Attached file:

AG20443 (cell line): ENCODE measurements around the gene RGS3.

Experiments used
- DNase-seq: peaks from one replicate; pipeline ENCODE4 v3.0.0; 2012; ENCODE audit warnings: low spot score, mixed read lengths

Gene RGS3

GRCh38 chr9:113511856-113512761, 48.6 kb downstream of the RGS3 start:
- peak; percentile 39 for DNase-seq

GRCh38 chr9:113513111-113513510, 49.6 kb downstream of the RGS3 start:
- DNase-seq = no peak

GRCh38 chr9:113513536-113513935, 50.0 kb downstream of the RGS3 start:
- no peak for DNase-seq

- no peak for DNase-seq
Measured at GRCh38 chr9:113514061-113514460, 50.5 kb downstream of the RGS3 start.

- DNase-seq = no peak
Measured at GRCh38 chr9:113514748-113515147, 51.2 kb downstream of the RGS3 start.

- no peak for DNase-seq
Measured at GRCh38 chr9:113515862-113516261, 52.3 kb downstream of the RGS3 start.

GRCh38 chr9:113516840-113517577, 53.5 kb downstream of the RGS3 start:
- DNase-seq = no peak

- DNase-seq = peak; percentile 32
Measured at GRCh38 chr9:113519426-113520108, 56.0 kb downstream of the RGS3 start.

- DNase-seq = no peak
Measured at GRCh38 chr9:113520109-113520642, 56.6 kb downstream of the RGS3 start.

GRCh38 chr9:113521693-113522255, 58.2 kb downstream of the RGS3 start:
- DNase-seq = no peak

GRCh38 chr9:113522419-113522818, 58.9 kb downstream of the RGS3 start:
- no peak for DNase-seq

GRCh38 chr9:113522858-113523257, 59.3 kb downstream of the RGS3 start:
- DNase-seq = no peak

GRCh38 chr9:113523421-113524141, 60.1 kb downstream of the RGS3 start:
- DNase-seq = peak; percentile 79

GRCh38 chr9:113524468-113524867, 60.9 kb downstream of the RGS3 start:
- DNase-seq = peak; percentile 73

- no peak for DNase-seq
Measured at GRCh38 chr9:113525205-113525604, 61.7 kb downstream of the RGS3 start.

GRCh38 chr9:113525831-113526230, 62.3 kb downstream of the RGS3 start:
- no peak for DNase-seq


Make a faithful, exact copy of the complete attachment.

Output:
AG20443 (cell line): ENCODE measurements around the gene RGS3.

Experiments used
- DNase-seq: peaks from one replicate; pipeline ENCODE4 v3.0.0; 2012; ENCODE audit warnings: low spot score, mixed read lengths

Gene RGS3

GRCh38 chr9:113511856-113512761, 48.6 kb downstream of the RGS3 start:
- peak; percentile 39 for DNase-seq

GRCh38 chr9:113513111-113513510, 49.6 kb downstream of the RGS3 start:
- DNase-seq = no peak

GRCh38 chr9:113513536-113513935, 50.0 kb downstream of the RGS3 start:
- no peak for DNase-seq

- no peak for DNase-seq
Measured at GRCh38 chr9:113514061-113514460, 50.5 kb downstream of the RGS3 start.

- DNase-seq = no peak
Measured at GRCh38 chr9:113514748-113515147, 51.2 kb downstream of the RGS3 start.

- no peak for DNase-seq
Measured at GRCh38 chr9:113515862-113516261, 52.3 kb downstream of the RGS3 start.

GRCh38 chr9:113516840-113517577, 53.5 kb downstream of the RGS3 start:
- DNase-seq = no peak

- DNase-seq = peak; percentile 32
Measured at GRCh38 chr9:113519426-113520108, 56.0 kb downstream of the RGS3 start.

- DNase-seq = no peak
Measured at GRCh38 chr9:113520109-113520642, 56.6 kb downstream of the RGS3 start.

GRCh38 chr9:113521693-113522255, 58.2 kb downstream of the RGS3 start:
- DNase-seq = no peak

GRCh38 chr9:113522419-113522818, 58.9 kb downstream of the RGS3 start:
- no peak for DNase-seq

GRCh38 chr9:113522858-113523257, 59.3 kb downstream of the RGS3 start:
- DNase-seq = no peak

GRCh38 chr9:113523421-113524141, 60.1 kb downstream of the RGS3 start:
- DNase-seq = peak; percentile 79

GRCh38 chr9:113524468-113524867, 60.9 kb downstream of the RGS3 start:
- DNase-seq = peak; percentile 73

- no peak for DNase-seq
Measured at GRCh38 chr9:113525205-113525604, 61.7 kb downstream of the RGS3 start.

GRCh38 chr9:113525831-113526230, 62.3 kb downstream of the RGS3 start:
- no peak for DNase-seq